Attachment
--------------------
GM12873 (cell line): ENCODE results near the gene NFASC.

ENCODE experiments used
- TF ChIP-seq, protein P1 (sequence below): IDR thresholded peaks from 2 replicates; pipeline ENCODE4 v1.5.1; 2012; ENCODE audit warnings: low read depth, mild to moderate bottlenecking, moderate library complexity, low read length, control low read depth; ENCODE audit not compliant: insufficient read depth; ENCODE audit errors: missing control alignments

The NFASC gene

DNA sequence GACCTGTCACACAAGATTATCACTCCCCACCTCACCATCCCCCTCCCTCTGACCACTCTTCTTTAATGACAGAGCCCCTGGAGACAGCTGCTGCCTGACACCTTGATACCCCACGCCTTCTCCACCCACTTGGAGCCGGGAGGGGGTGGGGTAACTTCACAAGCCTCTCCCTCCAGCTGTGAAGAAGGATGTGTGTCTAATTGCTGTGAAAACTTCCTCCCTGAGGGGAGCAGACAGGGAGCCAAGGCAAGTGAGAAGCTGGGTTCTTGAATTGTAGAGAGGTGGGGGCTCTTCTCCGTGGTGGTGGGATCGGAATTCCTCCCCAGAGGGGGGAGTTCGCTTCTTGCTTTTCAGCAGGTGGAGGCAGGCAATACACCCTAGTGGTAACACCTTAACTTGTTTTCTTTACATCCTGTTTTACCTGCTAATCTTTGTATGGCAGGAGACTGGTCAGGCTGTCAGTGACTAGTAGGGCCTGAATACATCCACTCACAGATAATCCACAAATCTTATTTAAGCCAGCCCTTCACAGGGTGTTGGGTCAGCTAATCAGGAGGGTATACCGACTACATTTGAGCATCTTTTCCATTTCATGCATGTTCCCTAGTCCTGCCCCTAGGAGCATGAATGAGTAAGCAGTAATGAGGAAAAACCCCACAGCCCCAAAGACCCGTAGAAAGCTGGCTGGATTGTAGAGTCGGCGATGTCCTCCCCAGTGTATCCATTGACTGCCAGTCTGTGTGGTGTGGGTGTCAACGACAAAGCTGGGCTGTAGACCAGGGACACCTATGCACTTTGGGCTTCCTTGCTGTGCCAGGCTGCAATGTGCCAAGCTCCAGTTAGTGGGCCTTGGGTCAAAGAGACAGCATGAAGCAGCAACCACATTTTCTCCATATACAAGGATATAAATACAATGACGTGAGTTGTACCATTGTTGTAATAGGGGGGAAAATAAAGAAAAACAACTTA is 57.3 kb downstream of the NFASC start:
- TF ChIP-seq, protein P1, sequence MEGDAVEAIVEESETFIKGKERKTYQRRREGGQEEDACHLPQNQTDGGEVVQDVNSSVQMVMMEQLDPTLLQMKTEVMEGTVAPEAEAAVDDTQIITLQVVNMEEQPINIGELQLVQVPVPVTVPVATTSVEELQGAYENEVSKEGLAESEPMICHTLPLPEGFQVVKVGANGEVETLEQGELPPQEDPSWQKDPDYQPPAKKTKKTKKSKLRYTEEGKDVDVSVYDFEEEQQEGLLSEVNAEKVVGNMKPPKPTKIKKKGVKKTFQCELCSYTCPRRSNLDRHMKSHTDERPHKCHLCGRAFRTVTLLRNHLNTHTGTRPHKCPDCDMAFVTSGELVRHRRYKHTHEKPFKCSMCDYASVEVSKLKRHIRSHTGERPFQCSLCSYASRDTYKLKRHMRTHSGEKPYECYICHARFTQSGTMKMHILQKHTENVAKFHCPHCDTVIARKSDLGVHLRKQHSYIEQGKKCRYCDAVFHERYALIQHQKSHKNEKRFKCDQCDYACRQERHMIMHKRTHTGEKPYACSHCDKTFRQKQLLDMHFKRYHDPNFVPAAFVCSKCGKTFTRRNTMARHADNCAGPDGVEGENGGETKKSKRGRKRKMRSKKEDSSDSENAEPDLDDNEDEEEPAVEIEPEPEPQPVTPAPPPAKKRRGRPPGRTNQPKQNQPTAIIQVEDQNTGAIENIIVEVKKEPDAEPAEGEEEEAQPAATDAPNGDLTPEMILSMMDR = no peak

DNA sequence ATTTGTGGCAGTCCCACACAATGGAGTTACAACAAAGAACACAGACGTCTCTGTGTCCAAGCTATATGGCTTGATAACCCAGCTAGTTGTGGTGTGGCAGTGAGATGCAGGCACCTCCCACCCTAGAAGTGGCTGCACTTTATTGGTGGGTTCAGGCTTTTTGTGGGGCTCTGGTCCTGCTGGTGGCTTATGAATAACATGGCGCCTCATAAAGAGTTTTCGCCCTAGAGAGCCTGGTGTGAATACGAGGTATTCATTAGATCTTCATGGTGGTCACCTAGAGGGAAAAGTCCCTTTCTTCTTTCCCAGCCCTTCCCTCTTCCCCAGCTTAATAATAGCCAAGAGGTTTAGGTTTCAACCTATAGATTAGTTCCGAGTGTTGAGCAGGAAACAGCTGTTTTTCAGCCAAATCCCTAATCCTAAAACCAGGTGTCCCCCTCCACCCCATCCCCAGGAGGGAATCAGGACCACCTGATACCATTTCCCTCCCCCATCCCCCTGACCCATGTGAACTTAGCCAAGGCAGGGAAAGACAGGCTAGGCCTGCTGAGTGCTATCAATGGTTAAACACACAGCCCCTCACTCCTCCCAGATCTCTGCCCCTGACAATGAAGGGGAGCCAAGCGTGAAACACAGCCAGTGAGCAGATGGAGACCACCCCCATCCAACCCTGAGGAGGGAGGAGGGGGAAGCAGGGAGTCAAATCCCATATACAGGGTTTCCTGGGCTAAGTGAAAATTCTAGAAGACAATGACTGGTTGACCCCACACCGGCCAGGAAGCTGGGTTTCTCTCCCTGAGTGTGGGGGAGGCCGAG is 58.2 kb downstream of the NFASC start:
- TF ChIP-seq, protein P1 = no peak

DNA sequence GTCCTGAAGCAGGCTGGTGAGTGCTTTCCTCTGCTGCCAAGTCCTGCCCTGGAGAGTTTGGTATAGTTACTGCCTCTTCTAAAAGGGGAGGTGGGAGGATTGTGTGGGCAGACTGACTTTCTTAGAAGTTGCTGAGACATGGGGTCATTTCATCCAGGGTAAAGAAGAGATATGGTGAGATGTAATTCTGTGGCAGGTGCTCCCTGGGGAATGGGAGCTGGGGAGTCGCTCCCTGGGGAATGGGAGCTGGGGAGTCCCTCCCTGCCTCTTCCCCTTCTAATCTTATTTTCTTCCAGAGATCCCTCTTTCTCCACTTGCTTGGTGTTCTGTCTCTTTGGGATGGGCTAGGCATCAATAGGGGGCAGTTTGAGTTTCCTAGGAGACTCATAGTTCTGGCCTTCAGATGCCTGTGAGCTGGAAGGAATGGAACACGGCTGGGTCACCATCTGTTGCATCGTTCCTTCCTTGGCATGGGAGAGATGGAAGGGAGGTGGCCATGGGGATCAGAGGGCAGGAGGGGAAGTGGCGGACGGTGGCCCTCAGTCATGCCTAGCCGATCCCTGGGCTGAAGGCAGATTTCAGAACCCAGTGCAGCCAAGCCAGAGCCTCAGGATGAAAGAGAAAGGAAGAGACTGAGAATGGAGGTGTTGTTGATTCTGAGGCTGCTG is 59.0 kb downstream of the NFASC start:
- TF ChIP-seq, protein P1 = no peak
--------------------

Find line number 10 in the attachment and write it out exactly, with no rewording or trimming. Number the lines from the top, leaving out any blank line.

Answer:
- TF ChIP-seq, protein P1 = no peak